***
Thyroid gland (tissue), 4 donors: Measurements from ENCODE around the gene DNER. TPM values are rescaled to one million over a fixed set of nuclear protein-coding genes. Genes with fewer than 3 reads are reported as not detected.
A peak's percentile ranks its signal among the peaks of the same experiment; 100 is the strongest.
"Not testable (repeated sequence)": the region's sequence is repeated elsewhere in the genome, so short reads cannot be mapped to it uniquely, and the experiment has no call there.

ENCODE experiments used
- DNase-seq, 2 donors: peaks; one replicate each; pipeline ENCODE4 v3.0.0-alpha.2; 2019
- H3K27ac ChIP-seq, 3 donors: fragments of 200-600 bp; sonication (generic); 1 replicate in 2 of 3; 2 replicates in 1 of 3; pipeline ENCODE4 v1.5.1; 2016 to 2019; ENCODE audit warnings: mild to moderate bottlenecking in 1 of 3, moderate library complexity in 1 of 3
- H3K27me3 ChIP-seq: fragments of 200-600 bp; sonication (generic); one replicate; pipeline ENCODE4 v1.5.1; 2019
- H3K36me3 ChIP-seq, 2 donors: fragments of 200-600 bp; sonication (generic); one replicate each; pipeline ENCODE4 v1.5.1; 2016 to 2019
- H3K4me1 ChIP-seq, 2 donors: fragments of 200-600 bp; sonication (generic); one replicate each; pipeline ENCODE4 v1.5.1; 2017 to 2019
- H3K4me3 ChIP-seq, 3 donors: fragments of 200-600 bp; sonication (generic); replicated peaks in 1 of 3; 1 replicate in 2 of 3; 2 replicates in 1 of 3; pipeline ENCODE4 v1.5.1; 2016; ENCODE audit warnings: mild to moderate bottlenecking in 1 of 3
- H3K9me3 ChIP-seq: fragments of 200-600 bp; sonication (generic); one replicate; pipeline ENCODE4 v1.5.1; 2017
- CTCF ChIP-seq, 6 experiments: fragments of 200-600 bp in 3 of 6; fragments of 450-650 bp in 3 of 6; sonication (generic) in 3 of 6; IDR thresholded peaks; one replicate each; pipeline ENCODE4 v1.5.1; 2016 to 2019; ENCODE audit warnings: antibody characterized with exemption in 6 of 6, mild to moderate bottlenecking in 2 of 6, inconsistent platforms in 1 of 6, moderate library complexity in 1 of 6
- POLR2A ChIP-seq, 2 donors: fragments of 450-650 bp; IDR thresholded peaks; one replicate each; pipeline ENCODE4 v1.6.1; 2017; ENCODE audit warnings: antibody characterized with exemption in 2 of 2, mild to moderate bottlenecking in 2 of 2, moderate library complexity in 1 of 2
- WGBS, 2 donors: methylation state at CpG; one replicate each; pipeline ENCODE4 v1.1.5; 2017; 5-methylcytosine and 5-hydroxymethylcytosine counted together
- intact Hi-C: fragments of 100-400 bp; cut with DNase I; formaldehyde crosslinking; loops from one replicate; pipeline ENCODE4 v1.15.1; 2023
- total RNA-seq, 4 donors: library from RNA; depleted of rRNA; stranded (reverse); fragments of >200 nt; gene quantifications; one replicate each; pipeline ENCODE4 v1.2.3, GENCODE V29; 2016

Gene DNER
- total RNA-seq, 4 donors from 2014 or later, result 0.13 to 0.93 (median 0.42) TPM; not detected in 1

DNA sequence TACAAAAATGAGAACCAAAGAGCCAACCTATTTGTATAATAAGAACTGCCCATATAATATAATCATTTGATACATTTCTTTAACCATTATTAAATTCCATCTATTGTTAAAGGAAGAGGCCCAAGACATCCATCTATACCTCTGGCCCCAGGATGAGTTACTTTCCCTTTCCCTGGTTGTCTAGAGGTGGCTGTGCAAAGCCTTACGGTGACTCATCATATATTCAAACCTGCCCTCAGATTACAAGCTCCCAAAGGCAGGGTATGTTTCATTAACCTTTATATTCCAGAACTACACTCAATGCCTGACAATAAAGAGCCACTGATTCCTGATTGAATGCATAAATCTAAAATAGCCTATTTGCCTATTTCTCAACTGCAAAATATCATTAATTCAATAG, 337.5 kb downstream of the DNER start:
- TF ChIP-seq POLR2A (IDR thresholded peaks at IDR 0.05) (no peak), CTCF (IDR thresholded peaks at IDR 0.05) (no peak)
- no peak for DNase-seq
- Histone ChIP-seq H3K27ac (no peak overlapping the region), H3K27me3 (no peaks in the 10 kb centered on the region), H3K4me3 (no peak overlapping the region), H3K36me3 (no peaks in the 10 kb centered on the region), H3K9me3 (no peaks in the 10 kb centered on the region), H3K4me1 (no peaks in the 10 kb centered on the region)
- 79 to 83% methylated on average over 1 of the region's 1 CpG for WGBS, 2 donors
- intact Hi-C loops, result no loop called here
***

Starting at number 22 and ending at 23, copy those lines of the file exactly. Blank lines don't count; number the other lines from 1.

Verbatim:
- Histone ChIP-seq H3K27ac (no peak overlapping the region), H3K27me3 (no peaks in the 10 kb centered on the region), H3K4me3 (no peak overlapping the region), H3K36me3 (no peaks in the 10 kb centered on the region), H3K9me3 (no peaks in the 10 kb centered on the region), H3K4me1 (no peaks in the 10 kb centered on the region)
- 79 to 83% methylated on average over 1 of the region's 1 CpG for WGBS, 2 donors